Hi Jim-It’s funny you mentioned apple, because my old kitchen had the apple accents and I saved all of it in case I wanted to use it again…When we first moved in we talked about completely gutting the kitchen and I am so glad we didn’t. I do not want take out the cabinets or move walls around. I just want to replace the countertop, the floor and paint the top of the wall. I have alot to think about! The floor we have now is brown carpet-looks like a 70’s update the previous owners did. I really don’t care for the copper, so I was going to paint the hardware, replace the switches and light…but I am going to save that for last and see if I like it after the other stuff is done.

    • Mindy says

      Wow Jim! a man after my own heart! I love your ideas!! I personally love pops of reds and I have done the apple theme in my kitchen. I also did a plaid wallpaper that had red in it-similar to one in Betty draper’s kitchen in Mad men. I also had commented earlier to bring in reds. I think whatever she does she cant go wrong it is a beautiful kitchen.

  13. Jim says

    Also, I would stay away from a checker board floor. They’re too busy and dominate whatever room they’re in, which can become annoying after a while. On the other hand, a checker board of light brown and yellow that matched the wall tiles could be pretty (possibly painted on wood planks for an aged/distressed feel to it). Or maybe a neutral floor with an inset line border.

  14. Jim says

    My last suggestion (I promise): Leave the kitchen intact, dowels and all; the dowels on the island tie the overall country design of the kitchen together (for the holidays you can decorate or hang greeting cards on them). Leave the walls white for now. Rip out the carpet and paint a white and pale yellow checker board on the floor with extra large squares on a diagonal. Use all your other money for a really well made country style L bench and table.

  15. Joe Felice says

    I actually like the “simple” look of the “before.” Maybe with a little color on the wall and soffits. An appropriate light fixture is needed. The black range sticks out like a sore thumb. That’s the first thing I noticed in the picture! Another thing that needs to go is the copper switch plate by the door, since there is no other copper in the room (unless she ties in in with a copper light fixture). Also, a yellow sink is needed. What would really be cool is if she could find someone to paint the appliances the same color as the tile. A corner booth would be OK, if she could match the wood to the cabinets.

    • Angela says

      This is how the kitchen was when I bought the house in 2005..the black stove was already here..I have painted over yellow walls with Kilz as in the pictures waiting for suggestions on a wall color..I want a new stove and fridge (no taller than 64 inches unless I want to rip out the upper cabinet and I do not) I also think the L shaped table should be wood that matches the cabinets and will probably have to hire a carpenter to make it for me..

        • lynda says

          I agree. The range is nice–a classic, slide-in, black glass with a stainless top. If it works, the range looks like it was a high-end purchase at one time. (and it has been taken care of, it looks spotless!) Although I am not a stainless fan, a fridge with black sides and a stainless front might blend nicely with the range. The cute retro ranges and refrigerators are quite expensive and I am not sure they would look quite right in this kitchen. I think they look more like a cottage look, and this is not a cottage style kitchen. Or maybe the fridge should be painted with black chalkboard paint like some on the blogs have done. It makes a bit of a statement without spending a lot of money. Check Craigslist for banquette or bench style built -ins for nook before hiring an expensive carpenter. If you are handy, you may be able to use over the refrigerator cabinets from Ikea to build an L shaped bench and add cushions. I have done this before. Just look at Google images for ideas.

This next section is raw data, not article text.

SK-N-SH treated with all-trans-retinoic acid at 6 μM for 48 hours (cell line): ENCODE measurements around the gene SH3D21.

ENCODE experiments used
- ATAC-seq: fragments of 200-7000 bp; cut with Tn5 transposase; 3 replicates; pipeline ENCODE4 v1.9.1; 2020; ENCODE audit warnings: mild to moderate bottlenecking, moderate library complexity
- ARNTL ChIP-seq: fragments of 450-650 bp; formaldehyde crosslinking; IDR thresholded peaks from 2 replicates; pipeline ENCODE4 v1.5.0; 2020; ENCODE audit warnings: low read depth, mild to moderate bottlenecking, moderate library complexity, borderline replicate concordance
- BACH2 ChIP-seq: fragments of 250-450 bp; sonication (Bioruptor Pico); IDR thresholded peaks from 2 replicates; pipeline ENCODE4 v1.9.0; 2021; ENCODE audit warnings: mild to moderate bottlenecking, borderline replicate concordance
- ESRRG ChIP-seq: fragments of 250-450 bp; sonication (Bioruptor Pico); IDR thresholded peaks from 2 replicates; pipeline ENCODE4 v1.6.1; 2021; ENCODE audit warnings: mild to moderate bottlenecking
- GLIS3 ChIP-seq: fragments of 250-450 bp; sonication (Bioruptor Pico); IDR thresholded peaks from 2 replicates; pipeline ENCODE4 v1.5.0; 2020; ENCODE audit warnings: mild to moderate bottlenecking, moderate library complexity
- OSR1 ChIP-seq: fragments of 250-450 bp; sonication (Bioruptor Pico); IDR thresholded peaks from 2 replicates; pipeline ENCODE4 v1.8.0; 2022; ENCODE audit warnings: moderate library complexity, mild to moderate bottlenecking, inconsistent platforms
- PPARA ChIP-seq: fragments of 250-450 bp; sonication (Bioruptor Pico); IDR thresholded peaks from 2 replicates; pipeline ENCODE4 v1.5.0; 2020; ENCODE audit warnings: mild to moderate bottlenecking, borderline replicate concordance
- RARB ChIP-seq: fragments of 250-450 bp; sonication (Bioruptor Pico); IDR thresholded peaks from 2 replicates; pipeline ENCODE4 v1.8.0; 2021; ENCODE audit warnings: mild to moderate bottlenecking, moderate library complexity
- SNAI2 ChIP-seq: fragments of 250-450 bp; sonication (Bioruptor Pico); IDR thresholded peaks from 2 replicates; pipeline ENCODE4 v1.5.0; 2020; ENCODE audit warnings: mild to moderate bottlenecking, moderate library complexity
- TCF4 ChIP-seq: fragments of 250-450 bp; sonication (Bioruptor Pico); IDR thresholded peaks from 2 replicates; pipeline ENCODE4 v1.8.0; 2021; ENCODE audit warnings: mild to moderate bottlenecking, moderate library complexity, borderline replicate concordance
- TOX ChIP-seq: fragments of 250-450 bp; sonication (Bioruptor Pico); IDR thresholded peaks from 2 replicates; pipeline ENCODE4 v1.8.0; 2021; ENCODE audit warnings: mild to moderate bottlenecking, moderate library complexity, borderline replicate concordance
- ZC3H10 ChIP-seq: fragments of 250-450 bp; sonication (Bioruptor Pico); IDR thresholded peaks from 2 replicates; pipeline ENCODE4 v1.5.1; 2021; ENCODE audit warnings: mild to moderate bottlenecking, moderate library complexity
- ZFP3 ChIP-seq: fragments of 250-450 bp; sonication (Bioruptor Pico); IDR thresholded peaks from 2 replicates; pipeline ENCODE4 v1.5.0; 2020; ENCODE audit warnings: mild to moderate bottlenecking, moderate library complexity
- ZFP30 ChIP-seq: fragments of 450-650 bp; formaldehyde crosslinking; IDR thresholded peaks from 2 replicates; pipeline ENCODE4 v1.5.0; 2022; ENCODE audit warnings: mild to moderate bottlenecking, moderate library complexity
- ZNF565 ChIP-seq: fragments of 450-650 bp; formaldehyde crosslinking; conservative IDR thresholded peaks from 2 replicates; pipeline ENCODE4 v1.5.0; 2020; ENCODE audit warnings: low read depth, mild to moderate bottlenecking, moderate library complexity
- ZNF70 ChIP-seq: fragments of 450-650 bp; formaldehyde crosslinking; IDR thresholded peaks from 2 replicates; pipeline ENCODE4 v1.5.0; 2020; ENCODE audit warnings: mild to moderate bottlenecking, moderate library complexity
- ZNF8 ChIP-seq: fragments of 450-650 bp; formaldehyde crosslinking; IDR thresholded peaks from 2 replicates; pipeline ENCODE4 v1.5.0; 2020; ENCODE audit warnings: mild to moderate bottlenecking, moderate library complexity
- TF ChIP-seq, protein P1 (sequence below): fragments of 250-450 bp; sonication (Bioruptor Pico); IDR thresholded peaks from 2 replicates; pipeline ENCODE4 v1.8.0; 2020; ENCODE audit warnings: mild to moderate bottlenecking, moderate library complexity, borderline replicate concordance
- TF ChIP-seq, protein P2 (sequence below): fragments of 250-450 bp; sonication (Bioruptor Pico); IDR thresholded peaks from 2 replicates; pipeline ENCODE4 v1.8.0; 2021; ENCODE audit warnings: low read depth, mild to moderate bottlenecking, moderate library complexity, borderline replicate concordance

• TerriHD says

      Am betting the copper switchplate matches the copper pulls and hinges. Personally I’d keep the white sink, but a SS sink would coordinate nicely with the stove — it would be a bit more of an early ’60s look, but authentic nonetheless. I’ve also seen that paired with copper — my grandmother’s kitchen, remodeled in ’64 by previous owner just before she bought it.

  16. says

    Love the kitchen – if you decided to take out the tile, you could send the yellow my way as it is an exact match to the tile around my tub! Just kidding – I really think you should leave the tile. It can look surprisingly different with the introduction of a third color. I would either paint the upper walls a robin’s egg blue, aqua or mint green, or paper with one or more of those colors in the design along with a yellow.
    I’d also leave the laminate counter tops, if they’re in good shape – they’re so neutral, and really would do better justice to your lovely kitchen than anything looking like stone. I like so many of the ideas already put through.
    My parents’ 1962 kitchen had stainless appliances that came with the house (not the garish ones available today, but lovely and balanced), but I think if you were to change out appliances, a copper, brown, aqua, green or even yellow would fit the tone of your kitchen better.
    I, too, would take the spindles out and add a cut-out over the window. Good luck with whatever you do!

  17. Angela says

    Hello Everyone, I still haven’t touched the kitchen yet. I am having a hard time trying to decorate around that yellow wall tile. I have decided that I do not want wallpaper, and I would like to put in a peel and stick vinyl tile floor. Thinking about “refinishing” the wall tiles in white, painting the top half of the wall a blue color, laying down a black and white vinyl floor and using red as an accent color. Still thinking about counters, but I did get a sample of white with blue boomerangs that might work. This is the hardest project so far trying to figure out what to do..we had to put this project on the back burner due to unexpected repairs that come up all the time in these old houses. If you have any suggestions or comments, I would love to hear your thoughts!

  18. Catherine says

    Angela, I’m the same Catherine who posted before, who has the same kitchen tile and cabinet color scheme. Looking at your pictures this second time, I really think that the tile *is* your kitchen your decoration. You are 75% of the way there–90% after you replace the floor. Mine is the original, which is mainly off-white with some dark gold in it–looks great with the walls. You just need to get some curtains and replace the missing cabinet pulls and light fixture.